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UNESCO HIV and Health Education Clearinghouse

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  1. Do menstrual hygiene management interventions improve education and psychosocial outcomes for women and girls in low and middle income countries? A systematic review

    Background: Unhygienic and ineffective menstrual hygiene management has been documented across low resource contexts and linked to negative consequences for women and girls. Objectives: To summarise and critically appraise evidence for the effectiveness of menstruation management interventions in improving women and girls’ education, work and psychosocial wellbeing in low and middle income countries. [...] Conclusions: There is insufficient evidence to establish the effectiveness of menstruation management interventions, although current results are promising. …

  2. Education and risky sex in Africa: Unraveling the link between women’s education and reproductive health behaviors in Kenya

    Much research attention has been devoted to understanding the relationship between education and riskier sex-related behaviors and HIV/AIDS in sub-Saharan Africa. While in the early 1990s researchers found that increases in education were associated with a higher incidence of HIV/AIDS, this relationship appears to have reversed and better educated people, especially women, appear less likely to engage in riskier sex-related behaviors and have a lower incidence rate of HIV/AIDS. …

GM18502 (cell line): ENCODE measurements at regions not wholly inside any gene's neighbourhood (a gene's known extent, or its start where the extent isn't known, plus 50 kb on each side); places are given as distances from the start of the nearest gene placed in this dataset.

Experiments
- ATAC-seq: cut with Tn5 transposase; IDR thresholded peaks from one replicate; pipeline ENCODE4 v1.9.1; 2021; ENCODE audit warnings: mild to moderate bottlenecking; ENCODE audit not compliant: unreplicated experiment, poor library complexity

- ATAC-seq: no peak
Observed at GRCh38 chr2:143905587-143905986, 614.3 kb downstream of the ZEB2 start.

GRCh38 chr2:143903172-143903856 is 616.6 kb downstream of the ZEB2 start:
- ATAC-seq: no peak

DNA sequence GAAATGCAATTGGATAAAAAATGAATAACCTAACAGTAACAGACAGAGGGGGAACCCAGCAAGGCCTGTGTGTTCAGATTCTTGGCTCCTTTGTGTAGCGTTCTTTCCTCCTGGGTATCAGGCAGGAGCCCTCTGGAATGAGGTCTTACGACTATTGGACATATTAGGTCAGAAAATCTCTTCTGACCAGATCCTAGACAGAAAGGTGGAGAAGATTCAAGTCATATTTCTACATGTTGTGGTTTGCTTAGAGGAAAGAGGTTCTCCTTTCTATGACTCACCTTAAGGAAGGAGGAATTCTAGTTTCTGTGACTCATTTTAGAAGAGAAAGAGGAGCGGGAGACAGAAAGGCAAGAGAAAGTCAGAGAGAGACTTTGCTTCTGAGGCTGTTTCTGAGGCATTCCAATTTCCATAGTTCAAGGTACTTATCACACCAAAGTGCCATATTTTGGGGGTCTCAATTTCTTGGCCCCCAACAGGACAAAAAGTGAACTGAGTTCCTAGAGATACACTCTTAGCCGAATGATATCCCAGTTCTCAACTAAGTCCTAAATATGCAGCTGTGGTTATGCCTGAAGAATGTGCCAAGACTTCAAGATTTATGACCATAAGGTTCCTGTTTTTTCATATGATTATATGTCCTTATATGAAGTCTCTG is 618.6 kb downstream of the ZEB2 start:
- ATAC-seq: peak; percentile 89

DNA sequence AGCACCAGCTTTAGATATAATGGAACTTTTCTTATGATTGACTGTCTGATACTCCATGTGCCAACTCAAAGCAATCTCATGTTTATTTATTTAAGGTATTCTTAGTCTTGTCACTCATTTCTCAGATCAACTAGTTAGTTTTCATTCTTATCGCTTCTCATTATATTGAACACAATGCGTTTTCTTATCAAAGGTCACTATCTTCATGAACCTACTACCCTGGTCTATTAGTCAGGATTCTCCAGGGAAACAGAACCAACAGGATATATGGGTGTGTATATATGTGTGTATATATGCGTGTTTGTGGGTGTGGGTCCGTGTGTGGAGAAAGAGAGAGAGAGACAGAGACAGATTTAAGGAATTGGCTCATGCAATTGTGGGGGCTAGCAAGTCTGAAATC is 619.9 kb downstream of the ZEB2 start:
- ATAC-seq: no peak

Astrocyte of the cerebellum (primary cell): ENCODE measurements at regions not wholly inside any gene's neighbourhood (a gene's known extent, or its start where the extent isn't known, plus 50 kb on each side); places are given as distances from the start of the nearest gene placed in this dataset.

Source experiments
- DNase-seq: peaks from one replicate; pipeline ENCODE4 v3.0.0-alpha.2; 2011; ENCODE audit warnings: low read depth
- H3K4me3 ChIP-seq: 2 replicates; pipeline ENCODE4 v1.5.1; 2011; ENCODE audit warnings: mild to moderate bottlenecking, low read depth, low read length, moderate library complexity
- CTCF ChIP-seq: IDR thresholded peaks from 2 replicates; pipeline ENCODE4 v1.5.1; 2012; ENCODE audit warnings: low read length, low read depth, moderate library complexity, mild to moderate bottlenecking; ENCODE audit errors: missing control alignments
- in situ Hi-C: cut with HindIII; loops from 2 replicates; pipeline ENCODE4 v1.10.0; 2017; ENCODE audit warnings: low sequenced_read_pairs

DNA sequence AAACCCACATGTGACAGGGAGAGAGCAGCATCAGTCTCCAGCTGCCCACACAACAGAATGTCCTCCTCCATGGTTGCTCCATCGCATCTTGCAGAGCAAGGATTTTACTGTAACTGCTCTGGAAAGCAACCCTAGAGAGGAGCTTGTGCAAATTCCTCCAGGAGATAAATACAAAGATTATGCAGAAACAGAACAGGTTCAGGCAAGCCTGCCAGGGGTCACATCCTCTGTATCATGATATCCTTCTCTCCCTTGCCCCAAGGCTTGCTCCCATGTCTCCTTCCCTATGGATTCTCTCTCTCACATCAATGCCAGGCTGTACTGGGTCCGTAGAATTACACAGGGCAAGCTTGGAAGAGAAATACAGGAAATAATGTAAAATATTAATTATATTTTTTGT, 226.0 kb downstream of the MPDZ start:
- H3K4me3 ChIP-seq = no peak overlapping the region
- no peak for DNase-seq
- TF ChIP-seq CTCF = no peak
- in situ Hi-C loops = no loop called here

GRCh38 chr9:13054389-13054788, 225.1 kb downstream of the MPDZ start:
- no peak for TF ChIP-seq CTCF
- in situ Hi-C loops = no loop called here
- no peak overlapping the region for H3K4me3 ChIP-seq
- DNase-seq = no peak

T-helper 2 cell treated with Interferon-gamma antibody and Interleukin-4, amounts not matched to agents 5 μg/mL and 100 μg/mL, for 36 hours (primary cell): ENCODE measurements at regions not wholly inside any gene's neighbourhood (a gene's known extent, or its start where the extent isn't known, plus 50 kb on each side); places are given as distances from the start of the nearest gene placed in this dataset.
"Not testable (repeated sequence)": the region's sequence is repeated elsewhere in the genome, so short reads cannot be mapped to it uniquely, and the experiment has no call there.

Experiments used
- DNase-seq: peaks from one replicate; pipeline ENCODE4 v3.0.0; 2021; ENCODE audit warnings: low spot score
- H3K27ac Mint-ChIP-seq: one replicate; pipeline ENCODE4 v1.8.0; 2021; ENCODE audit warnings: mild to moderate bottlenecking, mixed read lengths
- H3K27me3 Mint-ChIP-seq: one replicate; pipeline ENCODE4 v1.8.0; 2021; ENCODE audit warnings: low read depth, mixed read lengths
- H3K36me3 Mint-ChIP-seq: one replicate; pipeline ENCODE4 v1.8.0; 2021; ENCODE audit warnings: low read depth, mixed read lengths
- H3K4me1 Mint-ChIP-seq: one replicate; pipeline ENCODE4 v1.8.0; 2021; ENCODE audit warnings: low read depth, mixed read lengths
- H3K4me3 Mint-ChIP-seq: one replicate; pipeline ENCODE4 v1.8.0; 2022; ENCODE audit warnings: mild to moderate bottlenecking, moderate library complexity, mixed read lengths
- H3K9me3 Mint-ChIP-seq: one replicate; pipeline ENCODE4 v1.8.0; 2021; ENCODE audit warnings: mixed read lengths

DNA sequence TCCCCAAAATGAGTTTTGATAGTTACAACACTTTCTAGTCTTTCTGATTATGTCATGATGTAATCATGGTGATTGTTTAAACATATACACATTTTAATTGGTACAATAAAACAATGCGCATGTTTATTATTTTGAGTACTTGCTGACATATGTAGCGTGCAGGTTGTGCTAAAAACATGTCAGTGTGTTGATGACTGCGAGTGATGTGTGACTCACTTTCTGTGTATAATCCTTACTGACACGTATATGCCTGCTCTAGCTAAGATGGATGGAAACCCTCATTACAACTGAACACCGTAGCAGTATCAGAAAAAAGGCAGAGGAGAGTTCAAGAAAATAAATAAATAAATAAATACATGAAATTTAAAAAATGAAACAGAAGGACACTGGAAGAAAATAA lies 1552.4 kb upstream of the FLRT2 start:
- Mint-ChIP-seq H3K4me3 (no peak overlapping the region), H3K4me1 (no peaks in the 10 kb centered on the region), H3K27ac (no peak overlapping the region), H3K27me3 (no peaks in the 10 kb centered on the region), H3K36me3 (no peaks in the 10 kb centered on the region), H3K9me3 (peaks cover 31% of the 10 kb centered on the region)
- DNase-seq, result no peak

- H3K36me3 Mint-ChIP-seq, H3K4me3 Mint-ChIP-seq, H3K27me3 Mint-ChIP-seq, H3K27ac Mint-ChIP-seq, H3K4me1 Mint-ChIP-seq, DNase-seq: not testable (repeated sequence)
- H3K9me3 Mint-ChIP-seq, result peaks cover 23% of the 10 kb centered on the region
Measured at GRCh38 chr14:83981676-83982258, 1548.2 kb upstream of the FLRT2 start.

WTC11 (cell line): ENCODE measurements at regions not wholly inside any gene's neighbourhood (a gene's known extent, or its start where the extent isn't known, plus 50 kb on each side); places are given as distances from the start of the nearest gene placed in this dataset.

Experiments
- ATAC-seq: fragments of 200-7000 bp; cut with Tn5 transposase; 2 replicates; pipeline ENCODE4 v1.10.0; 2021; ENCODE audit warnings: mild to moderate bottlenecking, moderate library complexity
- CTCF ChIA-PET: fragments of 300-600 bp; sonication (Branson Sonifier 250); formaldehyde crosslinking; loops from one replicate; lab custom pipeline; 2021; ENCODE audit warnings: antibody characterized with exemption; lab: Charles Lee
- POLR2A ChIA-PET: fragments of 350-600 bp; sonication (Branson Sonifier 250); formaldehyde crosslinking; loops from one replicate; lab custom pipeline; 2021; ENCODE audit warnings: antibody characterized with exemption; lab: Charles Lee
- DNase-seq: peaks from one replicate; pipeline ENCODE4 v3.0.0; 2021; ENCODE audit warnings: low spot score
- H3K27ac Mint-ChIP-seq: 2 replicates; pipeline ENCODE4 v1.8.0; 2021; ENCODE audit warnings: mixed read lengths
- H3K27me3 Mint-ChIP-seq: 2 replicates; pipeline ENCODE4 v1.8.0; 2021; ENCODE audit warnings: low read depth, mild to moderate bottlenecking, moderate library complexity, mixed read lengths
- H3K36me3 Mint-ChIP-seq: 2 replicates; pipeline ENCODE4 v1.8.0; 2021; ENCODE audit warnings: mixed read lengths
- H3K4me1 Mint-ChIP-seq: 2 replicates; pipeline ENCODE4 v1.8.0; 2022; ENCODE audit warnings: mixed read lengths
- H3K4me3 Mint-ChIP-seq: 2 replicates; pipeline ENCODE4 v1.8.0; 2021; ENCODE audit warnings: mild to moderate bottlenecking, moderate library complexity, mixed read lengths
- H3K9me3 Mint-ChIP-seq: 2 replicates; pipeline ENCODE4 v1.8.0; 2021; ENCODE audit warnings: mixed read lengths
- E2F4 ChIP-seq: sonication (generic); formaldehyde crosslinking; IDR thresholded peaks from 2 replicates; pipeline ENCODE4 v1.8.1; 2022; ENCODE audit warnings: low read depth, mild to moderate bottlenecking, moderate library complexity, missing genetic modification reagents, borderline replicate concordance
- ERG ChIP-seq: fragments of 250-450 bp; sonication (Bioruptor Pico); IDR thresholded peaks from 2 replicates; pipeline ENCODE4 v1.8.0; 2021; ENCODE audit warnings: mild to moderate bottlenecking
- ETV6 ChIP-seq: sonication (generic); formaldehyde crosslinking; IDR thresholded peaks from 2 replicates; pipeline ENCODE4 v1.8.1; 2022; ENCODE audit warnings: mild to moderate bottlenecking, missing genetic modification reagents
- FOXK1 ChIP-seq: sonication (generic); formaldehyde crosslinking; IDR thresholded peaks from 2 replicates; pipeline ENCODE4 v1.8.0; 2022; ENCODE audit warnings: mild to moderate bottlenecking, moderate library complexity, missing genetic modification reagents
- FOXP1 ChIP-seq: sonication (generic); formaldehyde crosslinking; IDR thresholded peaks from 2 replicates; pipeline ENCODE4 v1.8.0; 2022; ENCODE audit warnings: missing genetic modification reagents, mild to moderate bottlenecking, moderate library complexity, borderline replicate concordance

3. Women, girls and HIV and AIDS: education, women's economic empowerment and workplace violence

    Today, evidence points indisputably to the important intersection of HIV and gender inequality. In 2010, women and girls accounted for more than half of all people living with HIV (about 52%). They are disproportionately affected by gender-based violence, suffer economic inequalities and shoulder the bulk of the burden of caring for people living with HIV.

  4. Women and Men. Together for HIV/AIDS Prevention. Literacy, Gender and HIV/AIDS

    The stereotyping of men and women reinforces unequal sexual practice; a vision of women as weak, innocent, passive and submissive while men are strong, virile, possessive and authoritative is conducive to rape and violence. The role of superstitious beliefs is an important factor; these generally take from women in various ways their right of choice and power of decision over their bodies.The special problems of living with HIV occur in all societies; the responsibility for honesty in sexual relations and proper care of sufferers. …

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